Lisa was raised on the East Coast of Canada. She developed an early interest in health growing up in a medical family. Her father and mother ran a successful medical practice from a home-based clinic. Lisa’s dad grew up in India and developed many methodologies to manage his current practice involving NLP (hypnosis) and meditation. It wasn’t just about medication, but compassion for his patients. He was ahead of his time. Lisa’s mom on the other hand developed her candy striping chapter in her area. She believed in patient care. Lisa says that explains why she developed so many tools for care because she learned firsthand from her parent tag team.
“A heart belongs in the system and this is where treatment has gone astray. Focus has been on diagnosing a condition and its symptoms, and not the individual that presents in front of us. My dad taught me this when I used to go on house calls with him. He would say, “This is Jim. Jim unfortunately had “x” happen to him and we will make sure he gets the care he needs. I still remember the medical bag in the jeep with the labrador in the back driving through country roads to see patients. It was our healing and fun time together”.
Lisa’s mom provided a compassionate ear for patients and would hold a hand or rock a newborn and relish every moment. “She was an inherently good person who cared about everyone who entered the clinic”.
Lisa has always been athletic and has competed in figure skating, track and field, and dance. She obtained an undergrad degree from Mount Allison University, considered Canada’s Harvard, a Diploma in Fashion Design at Sheridan College in Oakville, and a diploma from the West Coast College of Massage Therapy (WCCMT ) in Vancouver.
Lisa, outside of being an RMT, is a Certified Functional Nutrition Counselor (CFNC). This is an accredited program in the States that follows the Functional Medicine model of assessing a patient’s health from an individual’s unique terrain by honing in on inflammation, epigenetics, and digestion to discover the root cause(s) of any diagnosed condition or branch symptom. Lisa graduated top in her class achieving 100 percent on the certification exam. She consults in this area separate from her scope as an RMT. The nice thing about Functional Nutrition and being an RMT is that it’s important to remain up-to-date in the physiology of the human body to understand the web of interconnections between different body systems. By understanding these processes, one can educate patients about why they potentially developed their condition so they can make appropriate changes to help themselves. We are not just our “Diagnosis and signs and symptoms”; we are individuals that have a story that highlights how a condition might have started in the first place.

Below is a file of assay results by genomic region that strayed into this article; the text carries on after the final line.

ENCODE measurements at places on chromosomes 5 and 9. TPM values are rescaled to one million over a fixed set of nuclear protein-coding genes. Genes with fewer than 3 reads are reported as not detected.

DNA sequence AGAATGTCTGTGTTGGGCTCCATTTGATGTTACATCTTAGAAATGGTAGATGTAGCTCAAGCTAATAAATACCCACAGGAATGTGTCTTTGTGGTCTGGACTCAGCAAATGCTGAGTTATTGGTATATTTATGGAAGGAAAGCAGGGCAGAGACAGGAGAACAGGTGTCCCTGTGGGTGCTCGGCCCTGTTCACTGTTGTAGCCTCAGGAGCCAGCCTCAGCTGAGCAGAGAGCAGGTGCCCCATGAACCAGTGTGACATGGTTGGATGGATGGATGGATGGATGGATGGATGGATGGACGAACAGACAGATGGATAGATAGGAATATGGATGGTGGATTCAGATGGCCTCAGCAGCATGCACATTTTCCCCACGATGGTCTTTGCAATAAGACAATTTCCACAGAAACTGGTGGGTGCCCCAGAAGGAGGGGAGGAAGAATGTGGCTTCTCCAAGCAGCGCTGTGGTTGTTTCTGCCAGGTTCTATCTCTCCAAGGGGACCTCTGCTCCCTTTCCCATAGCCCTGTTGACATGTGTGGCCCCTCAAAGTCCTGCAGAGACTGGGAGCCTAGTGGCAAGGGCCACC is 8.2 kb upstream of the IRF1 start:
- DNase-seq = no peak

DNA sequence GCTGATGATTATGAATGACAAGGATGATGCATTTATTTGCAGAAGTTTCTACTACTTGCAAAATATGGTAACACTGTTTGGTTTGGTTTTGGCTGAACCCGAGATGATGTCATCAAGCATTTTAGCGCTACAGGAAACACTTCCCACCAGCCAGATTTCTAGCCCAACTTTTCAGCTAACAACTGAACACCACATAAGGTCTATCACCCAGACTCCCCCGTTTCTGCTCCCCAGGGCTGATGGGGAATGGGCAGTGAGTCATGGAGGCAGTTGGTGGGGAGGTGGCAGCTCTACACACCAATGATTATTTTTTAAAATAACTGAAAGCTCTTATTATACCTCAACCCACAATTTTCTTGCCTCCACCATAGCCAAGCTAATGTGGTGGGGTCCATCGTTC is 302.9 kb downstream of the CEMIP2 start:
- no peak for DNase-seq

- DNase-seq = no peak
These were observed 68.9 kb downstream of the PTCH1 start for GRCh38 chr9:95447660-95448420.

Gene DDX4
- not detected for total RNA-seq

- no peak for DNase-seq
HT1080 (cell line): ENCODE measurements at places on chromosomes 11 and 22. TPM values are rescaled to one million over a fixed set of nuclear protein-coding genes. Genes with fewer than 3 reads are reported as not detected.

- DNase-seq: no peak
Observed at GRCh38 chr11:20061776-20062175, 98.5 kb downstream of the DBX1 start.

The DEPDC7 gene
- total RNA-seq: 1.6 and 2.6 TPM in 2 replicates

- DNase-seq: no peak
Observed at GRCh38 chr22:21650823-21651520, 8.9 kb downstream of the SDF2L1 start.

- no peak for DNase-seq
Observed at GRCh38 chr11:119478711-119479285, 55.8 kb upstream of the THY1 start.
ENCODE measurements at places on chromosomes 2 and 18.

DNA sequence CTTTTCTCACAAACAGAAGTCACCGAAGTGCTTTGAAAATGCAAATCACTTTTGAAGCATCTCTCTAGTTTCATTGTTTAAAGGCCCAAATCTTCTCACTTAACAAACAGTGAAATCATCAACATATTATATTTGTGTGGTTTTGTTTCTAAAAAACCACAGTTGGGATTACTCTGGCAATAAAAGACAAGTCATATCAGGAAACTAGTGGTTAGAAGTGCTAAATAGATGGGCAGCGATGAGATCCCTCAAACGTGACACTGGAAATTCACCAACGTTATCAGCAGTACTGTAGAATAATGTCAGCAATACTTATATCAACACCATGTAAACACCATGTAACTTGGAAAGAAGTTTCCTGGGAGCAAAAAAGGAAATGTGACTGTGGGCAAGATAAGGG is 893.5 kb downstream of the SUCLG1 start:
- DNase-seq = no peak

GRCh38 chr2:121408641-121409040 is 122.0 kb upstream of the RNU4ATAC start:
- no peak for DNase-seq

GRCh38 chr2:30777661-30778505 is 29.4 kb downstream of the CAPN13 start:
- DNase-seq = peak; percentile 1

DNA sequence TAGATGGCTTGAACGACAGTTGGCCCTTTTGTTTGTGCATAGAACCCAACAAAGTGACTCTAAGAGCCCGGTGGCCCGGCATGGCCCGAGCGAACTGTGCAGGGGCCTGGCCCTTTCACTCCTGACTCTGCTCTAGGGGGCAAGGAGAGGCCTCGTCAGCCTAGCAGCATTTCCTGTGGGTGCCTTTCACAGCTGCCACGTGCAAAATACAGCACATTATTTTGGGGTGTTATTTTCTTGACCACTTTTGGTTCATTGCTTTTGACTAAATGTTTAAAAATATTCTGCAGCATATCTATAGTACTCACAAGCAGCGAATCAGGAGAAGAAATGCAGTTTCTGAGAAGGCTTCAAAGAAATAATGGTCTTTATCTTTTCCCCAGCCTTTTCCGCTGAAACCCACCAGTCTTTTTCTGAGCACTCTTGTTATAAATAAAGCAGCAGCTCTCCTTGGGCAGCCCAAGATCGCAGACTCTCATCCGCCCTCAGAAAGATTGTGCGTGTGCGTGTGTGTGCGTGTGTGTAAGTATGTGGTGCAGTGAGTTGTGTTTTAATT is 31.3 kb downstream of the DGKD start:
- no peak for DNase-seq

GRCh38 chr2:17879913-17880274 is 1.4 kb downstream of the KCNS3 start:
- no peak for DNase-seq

“Life to me is about continually learning, so we can better understand complexities that present to us each and every day”.
Lisa also graduated from WCCMT as one of the top students in her class and came out of the 3000-hour program with a strong core curriculum in manual therapy and clinical sciences. The misconception from some that “massage therapy” is just a massage could not be further from the truth. Registered Massage Therapy in British Columbia is regulated by the Health Professions Act and involves in-depth studies ranging but not limited to manual skills, anatomy, neuroanatomy, physiology, systemics, neurology, hydrotherapy, joint play (osteopathic), orthopedics, pharmacodynamics, kinesiology/therapeutic exercise, clinical assessment and nutrition, and research methodology and statistics. RMTs are Board examined in written and practicals in the province attesting to the strong evidence-based program. Lisa also obtained clinical internships during her program at George Pearson, G.F. Strong, Women’s and Children’s Hospital, MS Outreach, and UBC Sports Clinic.
Lisa has been lucky and has seen a broad base of patients over the past 20 years ranging from musicians, top executives from Fortune 500 groups, and dancers, to competitive athletes. She also works directly with other health care professionals focusing on a multi-modal approach to rehabilitation and has a BC Pain Certification on approaches to treating Chronic Pain. Lisa has seen a wide array of complex medical conditions over the past few decades which has given her the ability to offer patients decades of clinical expertise. She is also well-connected to other top allied practitioners should the need arise to refer patients to improve a clinical outcome.